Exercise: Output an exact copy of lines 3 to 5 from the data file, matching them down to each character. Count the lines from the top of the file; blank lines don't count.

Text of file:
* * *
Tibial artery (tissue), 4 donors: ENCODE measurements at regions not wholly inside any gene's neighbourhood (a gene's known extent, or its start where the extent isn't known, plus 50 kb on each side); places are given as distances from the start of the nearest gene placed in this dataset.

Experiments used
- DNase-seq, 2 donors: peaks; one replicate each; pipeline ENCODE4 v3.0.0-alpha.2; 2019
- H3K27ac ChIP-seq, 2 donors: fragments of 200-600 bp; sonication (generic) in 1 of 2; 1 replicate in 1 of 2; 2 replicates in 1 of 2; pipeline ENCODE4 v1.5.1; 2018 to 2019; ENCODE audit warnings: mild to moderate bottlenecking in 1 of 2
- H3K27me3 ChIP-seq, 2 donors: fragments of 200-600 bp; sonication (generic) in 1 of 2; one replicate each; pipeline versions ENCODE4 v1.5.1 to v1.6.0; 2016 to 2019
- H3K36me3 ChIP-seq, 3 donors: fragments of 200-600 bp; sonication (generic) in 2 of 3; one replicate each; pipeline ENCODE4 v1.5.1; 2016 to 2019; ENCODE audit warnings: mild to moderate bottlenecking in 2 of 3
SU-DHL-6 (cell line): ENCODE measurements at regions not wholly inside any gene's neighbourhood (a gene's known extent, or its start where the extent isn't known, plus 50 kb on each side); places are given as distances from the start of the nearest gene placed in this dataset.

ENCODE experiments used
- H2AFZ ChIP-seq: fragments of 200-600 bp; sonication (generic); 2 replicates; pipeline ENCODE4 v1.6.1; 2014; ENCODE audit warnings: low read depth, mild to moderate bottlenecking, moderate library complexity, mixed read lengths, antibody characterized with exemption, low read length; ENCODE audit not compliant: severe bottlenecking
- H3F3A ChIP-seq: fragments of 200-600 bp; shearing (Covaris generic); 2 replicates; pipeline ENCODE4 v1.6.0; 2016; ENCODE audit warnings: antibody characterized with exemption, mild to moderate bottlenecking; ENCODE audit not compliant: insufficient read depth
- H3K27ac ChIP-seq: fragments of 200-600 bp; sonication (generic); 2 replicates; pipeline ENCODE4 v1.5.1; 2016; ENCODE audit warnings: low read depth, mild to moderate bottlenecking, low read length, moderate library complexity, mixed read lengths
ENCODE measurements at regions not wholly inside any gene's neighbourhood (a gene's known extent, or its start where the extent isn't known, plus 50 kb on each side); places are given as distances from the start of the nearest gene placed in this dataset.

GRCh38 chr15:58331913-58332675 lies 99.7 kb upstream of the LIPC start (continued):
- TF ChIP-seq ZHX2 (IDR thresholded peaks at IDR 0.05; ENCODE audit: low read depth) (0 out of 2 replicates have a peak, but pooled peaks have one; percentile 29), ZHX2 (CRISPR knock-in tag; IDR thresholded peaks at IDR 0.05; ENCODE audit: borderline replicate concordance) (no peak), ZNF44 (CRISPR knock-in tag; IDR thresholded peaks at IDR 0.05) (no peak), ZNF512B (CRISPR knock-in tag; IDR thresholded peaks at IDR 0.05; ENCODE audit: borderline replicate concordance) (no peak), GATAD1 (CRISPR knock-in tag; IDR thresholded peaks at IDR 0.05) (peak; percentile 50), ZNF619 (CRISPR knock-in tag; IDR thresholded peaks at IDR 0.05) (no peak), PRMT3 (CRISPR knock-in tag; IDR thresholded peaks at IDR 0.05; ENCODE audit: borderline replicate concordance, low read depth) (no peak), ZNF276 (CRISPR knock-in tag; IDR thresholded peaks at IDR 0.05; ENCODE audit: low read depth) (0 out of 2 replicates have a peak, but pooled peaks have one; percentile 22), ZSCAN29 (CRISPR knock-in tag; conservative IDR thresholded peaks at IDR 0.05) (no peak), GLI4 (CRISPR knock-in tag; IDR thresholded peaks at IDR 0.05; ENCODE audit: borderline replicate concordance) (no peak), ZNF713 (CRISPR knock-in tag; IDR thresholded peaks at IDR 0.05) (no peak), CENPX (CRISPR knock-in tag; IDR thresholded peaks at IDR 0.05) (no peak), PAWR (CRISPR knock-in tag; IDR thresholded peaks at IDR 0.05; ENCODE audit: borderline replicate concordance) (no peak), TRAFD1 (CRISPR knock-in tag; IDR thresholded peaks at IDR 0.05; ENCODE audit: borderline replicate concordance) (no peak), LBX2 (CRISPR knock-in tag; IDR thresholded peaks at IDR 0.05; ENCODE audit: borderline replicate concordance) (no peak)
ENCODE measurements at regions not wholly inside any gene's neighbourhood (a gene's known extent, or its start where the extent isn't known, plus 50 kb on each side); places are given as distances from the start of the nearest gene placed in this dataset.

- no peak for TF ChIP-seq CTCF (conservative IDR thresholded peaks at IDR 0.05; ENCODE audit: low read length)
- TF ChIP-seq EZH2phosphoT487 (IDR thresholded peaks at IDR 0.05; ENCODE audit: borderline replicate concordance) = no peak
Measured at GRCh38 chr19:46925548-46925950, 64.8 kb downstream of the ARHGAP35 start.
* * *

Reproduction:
- DNase-seq, 2 donors: peaks; one replicate each; pipeline ENCODE4 v3.0.0-alpha.2; 2019
- H3K27ac ChIP-seq, 2 donors: fragments of 200-600 bp; sonication (generic) in 1 of 2; 1 replicate in 1 of 2; 2 replicates in 1 of 2; pipeline ENCODE4 v1.5.1; 2018 to 2019; ENCODE audit warnings: mild to moderate bottlenecking in 1 of 2
- H3K27me3 ChIP-seq, 2 donors: fragments of 200-600 bp; sonication (generic) in 1 of 2; one replicate each; pipeline versions ENCODE4 v1.5.1 to v1.6.0; 2016 to 2019